The 3-year study will measure the following variables for individuals in the program against standard care for elders who are eligible for but decline nursing home placement:

Results from the study will be published on


• Governments

• Social program agencies

• Medical practitioners

• Hospitals and other healthcare providers

• Insurers

• Employers

• Life sciences companies

• Makers of medical devices and diagnostics

• An increasing number of other individuals, groups, and organizations

Improving the way health and social care systems work is not an abstract aspiration but an increasingly urgent imperative. Around the globe, businesses, governments, agencies, and others can work better together to create communities of care. Taking a Smarter Care approach facilitates the implementation of new business and financial models for the global care industry. These models focus on the critical interdependency between:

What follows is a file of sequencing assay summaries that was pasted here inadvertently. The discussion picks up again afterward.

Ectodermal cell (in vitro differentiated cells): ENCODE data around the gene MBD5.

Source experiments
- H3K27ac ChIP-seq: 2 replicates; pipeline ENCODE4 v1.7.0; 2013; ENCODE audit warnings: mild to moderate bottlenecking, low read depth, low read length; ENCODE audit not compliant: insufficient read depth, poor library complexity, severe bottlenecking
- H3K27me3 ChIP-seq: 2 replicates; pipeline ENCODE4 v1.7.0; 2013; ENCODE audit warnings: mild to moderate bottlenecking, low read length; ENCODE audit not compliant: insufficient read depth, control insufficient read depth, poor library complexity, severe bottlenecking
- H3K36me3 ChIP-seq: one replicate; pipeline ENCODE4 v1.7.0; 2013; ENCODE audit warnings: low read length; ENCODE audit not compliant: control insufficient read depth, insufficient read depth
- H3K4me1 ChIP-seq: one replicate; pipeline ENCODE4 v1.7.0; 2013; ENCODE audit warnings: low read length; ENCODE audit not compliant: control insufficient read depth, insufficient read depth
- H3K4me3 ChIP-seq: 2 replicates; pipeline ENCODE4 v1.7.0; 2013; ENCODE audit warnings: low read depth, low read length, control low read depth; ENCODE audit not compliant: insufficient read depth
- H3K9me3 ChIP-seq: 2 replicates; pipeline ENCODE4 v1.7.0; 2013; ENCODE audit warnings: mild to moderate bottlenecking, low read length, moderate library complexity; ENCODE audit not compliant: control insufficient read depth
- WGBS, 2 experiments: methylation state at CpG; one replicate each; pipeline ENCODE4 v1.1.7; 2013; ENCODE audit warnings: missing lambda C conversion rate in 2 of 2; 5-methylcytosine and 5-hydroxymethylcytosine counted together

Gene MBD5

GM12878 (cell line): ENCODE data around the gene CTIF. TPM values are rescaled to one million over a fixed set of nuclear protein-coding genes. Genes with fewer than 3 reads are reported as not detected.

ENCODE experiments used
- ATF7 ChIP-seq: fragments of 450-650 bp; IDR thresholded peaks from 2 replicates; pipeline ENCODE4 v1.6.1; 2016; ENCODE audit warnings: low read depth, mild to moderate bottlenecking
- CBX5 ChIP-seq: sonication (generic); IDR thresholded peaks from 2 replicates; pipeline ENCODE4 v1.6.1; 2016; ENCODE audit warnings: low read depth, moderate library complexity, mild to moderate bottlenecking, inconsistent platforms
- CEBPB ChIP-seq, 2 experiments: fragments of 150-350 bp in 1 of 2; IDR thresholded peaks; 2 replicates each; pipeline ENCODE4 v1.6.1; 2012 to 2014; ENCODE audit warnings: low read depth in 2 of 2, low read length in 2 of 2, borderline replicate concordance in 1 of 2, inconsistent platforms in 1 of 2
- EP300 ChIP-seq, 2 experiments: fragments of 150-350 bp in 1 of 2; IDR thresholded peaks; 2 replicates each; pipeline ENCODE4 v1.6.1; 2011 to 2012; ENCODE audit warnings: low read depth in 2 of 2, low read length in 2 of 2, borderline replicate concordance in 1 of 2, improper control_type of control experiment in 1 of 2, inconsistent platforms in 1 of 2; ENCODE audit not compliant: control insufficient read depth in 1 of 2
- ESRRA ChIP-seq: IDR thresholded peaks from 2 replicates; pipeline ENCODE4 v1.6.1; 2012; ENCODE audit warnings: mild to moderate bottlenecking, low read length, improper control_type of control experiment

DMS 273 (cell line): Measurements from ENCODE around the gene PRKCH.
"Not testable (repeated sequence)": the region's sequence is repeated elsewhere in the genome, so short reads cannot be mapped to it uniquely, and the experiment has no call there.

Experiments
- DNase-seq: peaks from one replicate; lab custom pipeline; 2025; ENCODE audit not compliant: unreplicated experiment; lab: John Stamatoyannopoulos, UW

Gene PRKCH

IBM helps these stakeholders collaborate to uncover valuable insights into social determinants, lifestyle choices, and clinical factors. These insights can be applied to developing a holistic approach to individual and community care.

Why IBM?

Leading, innovative organizations are redefining the value they bring to their markets, partners, and stakeholders, and technology is enabling their transformation. Data-driven insights and comprehensive population analysis are enabling smarter individual care plans that are coordinated between health and social care systems. These technological advances can lead to improved individual outcomes and population health, all of which are critical factors in economic and social progress.